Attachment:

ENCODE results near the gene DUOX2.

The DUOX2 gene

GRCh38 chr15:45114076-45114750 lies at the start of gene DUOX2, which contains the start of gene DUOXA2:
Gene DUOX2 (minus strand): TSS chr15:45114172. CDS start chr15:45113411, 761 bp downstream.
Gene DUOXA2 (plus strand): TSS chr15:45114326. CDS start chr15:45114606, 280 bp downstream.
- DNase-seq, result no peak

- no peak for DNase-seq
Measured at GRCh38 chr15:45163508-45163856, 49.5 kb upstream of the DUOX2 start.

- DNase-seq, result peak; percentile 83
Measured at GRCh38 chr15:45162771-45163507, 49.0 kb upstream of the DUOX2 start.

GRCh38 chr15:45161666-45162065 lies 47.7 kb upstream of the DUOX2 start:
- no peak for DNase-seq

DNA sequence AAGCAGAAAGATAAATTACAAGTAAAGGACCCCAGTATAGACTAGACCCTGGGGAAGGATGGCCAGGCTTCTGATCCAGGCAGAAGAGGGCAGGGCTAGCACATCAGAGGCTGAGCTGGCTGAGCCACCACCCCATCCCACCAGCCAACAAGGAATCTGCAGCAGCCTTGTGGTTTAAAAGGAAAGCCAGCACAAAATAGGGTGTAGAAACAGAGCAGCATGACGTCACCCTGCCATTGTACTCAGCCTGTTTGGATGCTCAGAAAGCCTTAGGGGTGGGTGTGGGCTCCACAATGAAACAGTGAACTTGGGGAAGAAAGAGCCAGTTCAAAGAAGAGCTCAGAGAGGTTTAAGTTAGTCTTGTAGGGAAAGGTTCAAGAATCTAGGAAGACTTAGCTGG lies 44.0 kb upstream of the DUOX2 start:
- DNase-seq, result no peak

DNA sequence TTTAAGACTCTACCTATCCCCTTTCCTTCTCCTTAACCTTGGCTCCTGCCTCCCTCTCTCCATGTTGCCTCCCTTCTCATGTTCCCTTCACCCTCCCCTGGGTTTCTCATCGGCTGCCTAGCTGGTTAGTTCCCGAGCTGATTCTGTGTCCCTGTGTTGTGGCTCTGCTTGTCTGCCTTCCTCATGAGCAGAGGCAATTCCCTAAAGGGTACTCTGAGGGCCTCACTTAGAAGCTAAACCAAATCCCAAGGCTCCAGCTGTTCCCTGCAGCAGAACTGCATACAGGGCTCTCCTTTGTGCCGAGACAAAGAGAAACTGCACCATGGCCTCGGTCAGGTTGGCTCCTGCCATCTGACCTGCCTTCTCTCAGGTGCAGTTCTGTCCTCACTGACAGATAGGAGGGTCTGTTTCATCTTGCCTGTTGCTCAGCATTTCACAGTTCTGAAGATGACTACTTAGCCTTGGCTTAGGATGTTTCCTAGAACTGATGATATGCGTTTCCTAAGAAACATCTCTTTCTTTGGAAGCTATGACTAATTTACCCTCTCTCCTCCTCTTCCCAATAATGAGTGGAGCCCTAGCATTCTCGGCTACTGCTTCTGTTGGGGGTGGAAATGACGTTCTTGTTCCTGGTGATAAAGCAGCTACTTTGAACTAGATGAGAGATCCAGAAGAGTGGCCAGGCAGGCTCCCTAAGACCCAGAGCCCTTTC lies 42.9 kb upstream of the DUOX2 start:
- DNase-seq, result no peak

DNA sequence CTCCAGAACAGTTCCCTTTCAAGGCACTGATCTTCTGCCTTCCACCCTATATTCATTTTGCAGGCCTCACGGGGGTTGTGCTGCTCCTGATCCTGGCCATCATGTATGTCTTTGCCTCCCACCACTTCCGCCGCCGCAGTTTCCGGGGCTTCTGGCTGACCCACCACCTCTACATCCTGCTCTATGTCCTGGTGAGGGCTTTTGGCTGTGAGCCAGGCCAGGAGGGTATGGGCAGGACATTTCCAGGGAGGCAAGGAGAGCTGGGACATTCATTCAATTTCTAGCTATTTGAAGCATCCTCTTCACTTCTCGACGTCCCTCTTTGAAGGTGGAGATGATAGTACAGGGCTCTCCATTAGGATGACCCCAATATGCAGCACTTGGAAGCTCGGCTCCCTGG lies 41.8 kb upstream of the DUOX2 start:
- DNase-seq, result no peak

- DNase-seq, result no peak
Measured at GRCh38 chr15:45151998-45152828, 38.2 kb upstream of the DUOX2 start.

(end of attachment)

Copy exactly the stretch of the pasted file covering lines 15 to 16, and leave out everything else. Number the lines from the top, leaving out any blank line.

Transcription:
DNA sequence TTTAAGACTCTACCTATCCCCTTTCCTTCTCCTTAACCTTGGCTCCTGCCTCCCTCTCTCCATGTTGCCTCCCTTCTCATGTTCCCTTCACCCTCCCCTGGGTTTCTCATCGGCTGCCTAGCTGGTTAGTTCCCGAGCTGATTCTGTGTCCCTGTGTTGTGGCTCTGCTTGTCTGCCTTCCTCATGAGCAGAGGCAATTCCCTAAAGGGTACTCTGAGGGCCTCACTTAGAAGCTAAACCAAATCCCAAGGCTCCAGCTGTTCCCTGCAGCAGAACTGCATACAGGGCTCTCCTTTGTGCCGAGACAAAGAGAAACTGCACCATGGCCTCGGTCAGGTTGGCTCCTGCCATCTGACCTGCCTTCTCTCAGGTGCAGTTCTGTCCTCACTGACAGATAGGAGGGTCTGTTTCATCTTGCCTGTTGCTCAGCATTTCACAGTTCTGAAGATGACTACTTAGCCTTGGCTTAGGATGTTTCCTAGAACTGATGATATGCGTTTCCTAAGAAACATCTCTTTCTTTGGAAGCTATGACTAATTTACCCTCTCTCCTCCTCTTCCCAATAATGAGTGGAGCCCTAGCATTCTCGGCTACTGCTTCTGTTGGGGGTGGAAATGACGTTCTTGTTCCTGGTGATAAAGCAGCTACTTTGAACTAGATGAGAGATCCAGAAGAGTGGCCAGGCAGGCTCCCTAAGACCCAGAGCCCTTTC lies 42.9 kb upstream of the DUOX2 start:
- DNase-seq, result no peak